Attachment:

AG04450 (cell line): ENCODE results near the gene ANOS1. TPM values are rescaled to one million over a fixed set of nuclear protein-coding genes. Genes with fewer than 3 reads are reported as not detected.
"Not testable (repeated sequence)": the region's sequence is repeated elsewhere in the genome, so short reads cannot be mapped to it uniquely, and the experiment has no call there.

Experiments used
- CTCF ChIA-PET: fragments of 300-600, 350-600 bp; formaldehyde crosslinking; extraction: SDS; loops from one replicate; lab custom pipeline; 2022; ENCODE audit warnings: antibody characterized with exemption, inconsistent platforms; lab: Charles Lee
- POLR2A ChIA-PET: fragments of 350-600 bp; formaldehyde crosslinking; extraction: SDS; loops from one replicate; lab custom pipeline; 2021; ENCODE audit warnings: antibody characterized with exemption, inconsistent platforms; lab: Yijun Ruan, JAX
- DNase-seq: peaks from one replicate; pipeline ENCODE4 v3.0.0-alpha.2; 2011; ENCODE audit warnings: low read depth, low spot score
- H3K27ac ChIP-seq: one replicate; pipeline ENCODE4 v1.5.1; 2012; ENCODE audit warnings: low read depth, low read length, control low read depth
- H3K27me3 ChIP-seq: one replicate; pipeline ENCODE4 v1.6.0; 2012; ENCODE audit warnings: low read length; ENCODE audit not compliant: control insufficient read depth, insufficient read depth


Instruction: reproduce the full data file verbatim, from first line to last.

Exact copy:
AG04450 (cell line): ENCODE results near the gene ANOS1. TPM values are rescaled to one million over a fixed set of nuclear protein-coding genes. Genes with fewer than 3 reads are reported as not detected.
"Not testable (repeated sequence)": the region's sequence is repeated elsewhere in the genome, so short reads cannot be mapped to it uniquely, and the experiment has no call there.

Experiments used
- CTCF ChIA-PET: fragments of 300-600, 350-600 bp; formaldehyde crosslinking; extraction: SDS; loops from one replicate; lab custom pipeline; 2022; ENCODE audit warnings: antibody characterized with exemption, inconsistent platforms; lab: Charles Lee
- POLR2A ChIA-PET: fragments of 350-600 bp; formaldehyde crosslinking; extraction: SDS; loops from one replicate; lab custom pipeline; 2021; ENCODE audit warnings: antibody characterized with exemption, inconsistent platforms; lab: Yijun Ruan, JAX
- DNase-seq: peaks from one replicate; pipeline ENCODE4 v3.0.0-alpha.2; 2011; ENCODE audit warnings: low read depth, low spot score
- H3K27ac ChIP-seq: one replicate; pipeline ENCODE4 v1.5.1; 2012; ENCODE audit warnings: low read depth, low read length, control low read depth
- H3K27me3 ChIP-seq: one replicate; pipeline ENCODE4 v1.6.0; 2012; ENCODE audit warnings: low read length; ENCODE audit not compliant: control insufficient read depth, insufficient read depth